Does that make sense? Also, I'd love to hear from architects about why they choose one approach or the other.
"One will perform in large part according to the circumstances."
-Director of Recruitment at Agahozo-Shalom Youth Village in Rwanda on why it selects orphaned children without regard to past academic performance. Refreshing situationism in a country where strict dispositionism might be expected.

JJShanley

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Re: Shinnecock Hills Golf Club (A Personal Reflection and Photo Tour)
« Reply #39 on: January 26, 2016, 01:39:45 PM »
Carl Rogers' post about Raymond Floyd's final round 66 at Shinny in 86 reminded me of a question that I meant to ask during this discussion: "Why did Shinny go so long without a U.S. Open?" 

Benjamin Litman

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Re: Shinnecock Hills Golf Club (A Personal Reflection and Photo Tour)
« Reply #40 on: June 04, 2018, 12:57:53 PM »
Dear Fellow GCAers,


I recently received very kind requests to restore my Shinnecock Hills reflection and photo tour, which, like all my other tours on this site, had fallen victim to Photobucket's extortionist ways. (For those unaware, at some point last year or the year before, Photobucket asked users of its photo-hosting site for $400 to restore links to their photos on third-party sites, such as this one. Finding the request absurd, I did not pay, so all of my photo tours became photoless.)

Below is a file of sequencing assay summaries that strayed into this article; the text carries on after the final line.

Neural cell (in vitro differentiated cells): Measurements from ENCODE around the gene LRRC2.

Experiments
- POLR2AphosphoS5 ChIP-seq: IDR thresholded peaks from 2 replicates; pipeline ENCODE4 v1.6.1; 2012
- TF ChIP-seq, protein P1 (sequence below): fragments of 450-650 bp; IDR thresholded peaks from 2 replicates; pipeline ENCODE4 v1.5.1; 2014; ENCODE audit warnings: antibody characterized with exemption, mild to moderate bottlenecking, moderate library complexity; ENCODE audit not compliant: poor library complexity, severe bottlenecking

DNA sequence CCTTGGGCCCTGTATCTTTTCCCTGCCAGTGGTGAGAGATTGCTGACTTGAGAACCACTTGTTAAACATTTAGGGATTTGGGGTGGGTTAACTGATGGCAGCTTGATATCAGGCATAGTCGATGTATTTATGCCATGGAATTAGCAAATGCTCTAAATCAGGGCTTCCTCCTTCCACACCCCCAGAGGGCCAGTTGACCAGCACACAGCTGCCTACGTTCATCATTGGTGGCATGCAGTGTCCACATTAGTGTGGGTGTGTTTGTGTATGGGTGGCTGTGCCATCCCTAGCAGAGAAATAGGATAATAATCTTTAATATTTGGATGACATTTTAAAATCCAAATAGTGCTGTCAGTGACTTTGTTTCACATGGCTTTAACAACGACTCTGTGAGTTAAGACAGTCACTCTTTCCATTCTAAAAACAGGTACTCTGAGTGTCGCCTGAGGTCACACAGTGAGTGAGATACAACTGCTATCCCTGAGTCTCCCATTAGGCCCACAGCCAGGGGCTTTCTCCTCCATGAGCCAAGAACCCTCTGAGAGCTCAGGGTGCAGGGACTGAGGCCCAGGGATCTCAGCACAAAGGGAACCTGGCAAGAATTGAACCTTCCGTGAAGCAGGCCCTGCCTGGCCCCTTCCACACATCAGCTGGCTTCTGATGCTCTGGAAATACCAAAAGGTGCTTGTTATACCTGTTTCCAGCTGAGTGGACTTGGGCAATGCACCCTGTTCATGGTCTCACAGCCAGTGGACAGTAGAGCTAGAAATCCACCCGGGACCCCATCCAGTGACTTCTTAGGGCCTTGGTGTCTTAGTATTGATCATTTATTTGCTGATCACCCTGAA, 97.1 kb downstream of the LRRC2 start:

I am happy to report that, by transferring my Shinnecock photos from Photobucket to Flickr, I have been able to not only restore, but update my piece, which now includes several more recent pictures. Given that the U.S. Open begins in only 10 days, I figured now would be a good time to bump my thread to promote further discussion.


I hope everyone is well,


Benjamin


P.S. For those on Instagram, I created a Shinnecock-only account (@shinnecock2018) several weeks ago, and I have been posting pictures and commentary from my GCA piece there daily.
"One will perform in large part according to the circumstances."
-Director of Recruitment at Agahozo-Shalom Youth Village in Rwanda on why it selects orphaned children without regard to past academic performance. Refreshing situationism in a country where strict dispositionism might be expected.

Thomas Dai

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Re: Shinnecock Hills Golf Club (A Personal Reflection and Photo Tour)
« Reply #41 on: June 04, 2018, 01:19:15 PM »
A wonderful photo-tour.
Thanks for bumping and revising the photo hosting.
Re-reading it drew my attention to an imo very perceptive caption to one of the photos -

....... enormous challenge because of the green siting and surrounds, not length.

Atb





Edward Glidewell

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Re: Shinnecock Hills Golf Club (A Personal Reflection and Photo Tour)
« Reply #42 on: June 04, 2018, 02:28:20 PM »
This is a phenomenal thread and the photos are absolutely stunning. I can only hope I will someday have the incredible luck to play a round at Shinnecock.

Matthew Petersen

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Re: Shinnecock Hills Golf Club (A Personal Reflection and Photo Tour)